As we continue to build our crowd-sourced and mobile-enhanced way of life in the United States, we must develop new and innovative ways to get lifesaving equipment to emergencies quickly and safely. We must work to ensure that lifesaving AEDs are readily available, 24/7, whenever sudden unexpected cardiac arrest occurs. AEDs save lives, but AEDs in hiding are rendered useless.
Today I am sitting at my son's graveside. It is where I have spent the last ten Yom Kippur holidays. This is called the Day of Atonement. Most Jews spend this holiest of days in synagogue praying and fasting. We are tasked with evaluating our behavior and asking for forgiveness. I used to do it this way.
You would never send your child into the ocean if you saw a shark. You would never send your child into a pool if you saw lightning. Let's treat our kids' hearts with the same sense of caution and urgency because the real threat to our kids may not be found in the water or sky. It is likely hiding in their chest.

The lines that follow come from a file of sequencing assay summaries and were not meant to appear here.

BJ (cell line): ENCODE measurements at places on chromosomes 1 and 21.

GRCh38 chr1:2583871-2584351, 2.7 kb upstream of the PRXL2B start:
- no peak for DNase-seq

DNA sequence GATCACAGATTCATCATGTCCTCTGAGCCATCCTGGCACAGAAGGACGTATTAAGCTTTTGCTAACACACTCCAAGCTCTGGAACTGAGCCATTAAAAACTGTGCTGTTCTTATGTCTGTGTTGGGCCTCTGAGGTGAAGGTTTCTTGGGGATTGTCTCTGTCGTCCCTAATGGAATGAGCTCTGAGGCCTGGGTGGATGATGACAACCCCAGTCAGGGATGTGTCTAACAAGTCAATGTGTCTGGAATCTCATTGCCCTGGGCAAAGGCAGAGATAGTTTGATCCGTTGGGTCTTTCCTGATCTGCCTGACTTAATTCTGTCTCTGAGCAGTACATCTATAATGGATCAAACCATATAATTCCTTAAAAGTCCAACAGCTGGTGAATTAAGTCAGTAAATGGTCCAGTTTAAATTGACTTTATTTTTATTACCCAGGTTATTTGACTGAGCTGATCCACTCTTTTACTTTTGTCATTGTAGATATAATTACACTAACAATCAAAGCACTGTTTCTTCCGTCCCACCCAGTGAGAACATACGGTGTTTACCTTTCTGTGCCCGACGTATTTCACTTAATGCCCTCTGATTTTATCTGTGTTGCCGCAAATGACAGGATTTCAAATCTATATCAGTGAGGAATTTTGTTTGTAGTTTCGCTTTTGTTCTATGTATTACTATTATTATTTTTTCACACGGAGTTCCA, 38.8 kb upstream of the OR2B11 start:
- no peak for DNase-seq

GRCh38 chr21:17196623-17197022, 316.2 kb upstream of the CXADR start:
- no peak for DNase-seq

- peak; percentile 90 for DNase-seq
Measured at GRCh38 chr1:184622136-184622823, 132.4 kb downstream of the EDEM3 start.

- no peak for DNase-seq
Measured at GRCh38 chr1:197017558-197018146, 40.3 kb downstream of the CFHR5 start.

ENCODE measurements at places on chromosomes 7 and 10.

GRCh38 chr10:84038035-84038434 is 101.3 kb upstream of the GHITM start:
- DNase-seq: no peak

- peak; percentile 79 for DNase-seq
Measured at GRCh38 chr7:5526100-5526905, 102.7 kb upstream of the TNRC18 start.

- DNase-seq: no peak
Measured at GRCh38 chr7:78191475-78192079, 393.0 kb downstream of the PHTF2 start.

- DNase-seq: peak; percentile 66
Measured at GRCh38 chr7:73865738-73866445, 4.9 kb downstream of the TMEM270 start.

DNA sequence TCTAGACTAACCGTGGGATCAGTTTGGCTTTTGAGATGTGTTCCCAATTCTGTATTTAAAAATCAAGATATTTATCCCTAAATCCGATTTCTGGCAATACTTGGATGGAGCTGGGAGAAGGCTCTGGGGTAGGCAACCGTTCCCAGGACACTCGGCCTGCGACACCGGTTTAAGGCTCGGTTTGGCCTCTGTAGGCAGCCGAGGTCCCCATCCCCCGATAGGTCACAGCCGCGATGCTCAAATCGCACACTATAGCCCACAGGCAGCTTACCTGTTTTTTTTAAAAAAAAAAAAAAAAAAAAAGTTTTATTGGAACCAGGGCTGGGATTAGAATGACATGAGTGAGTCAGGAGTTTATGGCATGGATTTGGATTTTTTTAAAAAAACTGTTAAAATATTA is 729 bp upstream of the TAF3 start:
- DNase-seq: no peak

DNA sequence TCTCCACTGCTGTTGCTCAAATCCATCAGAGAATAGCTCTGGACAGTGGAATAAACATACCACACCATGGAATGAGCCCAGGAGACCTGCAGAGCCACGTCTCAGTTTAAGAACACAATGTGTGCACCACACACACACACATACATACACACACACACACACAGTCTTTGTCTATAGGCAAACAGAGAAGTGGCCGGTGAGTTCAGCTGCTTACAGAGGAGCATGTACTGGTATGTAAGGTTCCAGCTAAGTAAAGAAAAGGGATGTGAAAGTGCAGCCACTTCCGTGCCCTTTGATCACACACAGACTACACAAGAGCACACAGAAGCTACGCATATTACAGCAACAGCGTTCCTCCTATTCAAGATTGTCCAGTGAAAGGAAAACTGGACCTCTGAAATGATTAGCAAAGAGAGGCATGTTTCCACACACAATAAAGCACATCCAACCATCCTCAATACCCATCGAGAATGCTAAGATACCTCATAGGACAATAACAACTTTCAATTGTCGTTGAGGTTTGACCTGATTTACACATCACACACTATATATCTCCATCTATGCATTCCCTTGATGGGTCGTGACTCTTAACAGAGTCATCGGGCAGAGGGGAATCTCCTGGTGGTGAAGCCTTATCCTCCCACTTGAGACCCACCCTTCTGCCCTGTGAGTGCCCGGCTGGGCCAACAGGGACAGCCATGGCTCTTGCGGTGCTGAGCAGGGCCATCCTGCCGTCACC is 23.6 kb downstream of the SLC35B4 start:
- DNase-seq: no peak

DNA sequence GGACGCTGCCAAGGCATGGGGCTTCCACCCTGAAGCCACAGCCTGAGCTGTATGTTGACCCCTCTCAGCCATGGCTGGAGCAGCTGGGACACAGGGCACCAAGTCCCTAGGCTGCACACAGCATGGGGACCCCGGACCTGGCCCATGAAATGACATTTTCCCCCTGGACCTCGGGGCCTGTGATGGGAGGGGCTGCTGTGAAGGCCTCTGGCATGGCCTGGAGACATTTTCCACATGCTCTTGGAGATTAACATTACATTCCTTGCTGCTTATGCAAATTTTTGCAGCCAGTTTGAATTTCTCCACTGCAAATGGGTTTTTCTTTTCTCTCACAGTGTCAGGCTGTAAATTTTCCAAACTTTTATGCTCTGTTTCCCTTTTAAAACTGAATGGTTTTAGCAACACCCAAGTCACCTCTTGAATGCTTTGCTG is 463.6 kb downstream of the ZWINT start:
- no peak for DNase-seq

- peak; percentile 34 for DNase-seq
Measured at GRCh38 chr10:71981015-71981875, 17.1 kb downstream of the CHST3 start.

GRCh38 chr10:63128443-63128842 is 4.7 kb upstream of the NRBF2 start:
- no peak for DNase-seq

We hear it far too often: A young athlete collapses and dies, their youth and athleticism proving to be a cruel camouflage for a time bomb ticking within their seemingly-invincible body. Sadder still is the realization that thousands of more youngsters meet similar fates without warranting headlines.
Athletes leave the field because of injury all the time, but they don't normally do so while wearing oxygen masks and with medics frantically trying to get their hearts beating again. Looking at Fabrice Muamba's case, I'm left wondering if we are truly doing all we can to ensure our sports are as safe as they can be.